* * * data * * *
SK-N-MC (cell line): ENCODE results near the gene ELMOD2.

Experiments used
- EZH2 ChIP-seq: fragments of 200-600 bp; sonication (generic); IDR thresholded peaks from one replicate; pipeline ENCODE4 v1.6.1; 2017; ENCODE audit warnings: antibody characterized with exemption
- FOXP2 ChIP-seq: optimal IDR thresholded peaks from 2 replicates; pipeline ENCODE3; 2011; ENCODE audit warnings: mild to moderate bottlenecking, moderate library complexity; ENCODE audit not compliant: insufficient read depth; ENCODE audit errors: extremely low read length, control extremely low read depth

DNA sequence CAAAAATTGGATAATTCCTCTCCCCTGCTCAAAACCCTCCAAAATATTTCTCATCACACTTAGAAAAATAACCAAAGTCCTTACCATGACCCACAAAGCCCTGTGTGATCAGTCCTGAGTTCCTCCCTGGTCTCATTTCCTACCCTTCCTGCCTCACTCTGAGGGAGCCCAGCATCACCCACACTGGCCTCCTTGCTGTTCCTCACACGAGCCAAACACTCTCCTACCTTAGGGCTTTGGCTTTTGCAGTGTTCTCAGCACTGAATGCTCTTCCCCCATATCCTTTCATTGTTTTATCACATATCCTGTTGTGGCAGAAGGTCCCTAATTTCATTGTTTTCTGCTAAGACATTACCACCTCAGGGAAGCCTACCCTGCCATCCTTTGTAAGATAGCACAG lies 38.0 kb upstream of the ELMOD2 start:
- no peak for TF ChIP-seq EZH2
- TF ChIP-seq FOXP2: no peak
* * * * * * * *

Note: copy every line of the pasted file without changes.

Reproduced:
SK-N-MC (cell line): ENCODE results near the gene ELMOD2.

Experiments used
- EZH2 ChIP-seq: fragments of 200-600 bp; sonication (generic); IDR thresholded peaks from one replicate; pipeline ENCODE4 v1.6.1; 2017; ENCODE audit warnings: antibody characterized with exemption
- FOXP2 ChIP-seq: optimal IDR thresholded peaks from 2 replicates; pipeline ENCODE3; 2011; ENCODE audit warnings: mild to moderate bottlenecking, moderate library complexity; ENCODE audit not compliant: insufficient read depth; ENCODE audit errors: extremely low read length, control extremely low read depth

DNA sequence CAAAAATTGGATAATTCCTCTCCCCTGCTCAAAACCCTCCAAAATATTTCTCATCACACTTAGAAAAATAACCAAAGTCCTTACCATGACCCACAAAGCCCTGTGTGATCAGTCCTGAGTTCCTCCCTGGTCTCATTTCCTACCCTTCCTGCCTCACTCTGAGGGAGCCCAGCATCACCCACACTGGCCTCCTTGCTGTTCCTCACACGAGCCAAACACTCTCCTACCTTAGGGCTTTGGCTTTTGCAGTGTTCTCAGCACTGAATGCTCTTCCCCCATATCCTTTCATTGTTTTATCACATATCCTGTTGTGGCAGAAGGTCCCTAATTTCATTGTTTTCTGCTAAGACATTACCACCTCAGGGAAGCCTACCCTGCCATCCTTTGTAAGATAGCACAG lies 38.0 kb upstream of the ELMOD2 start:
- no peak for TF ChIP-seq EZH2
- TF ChIP-seq FOXP2: no peak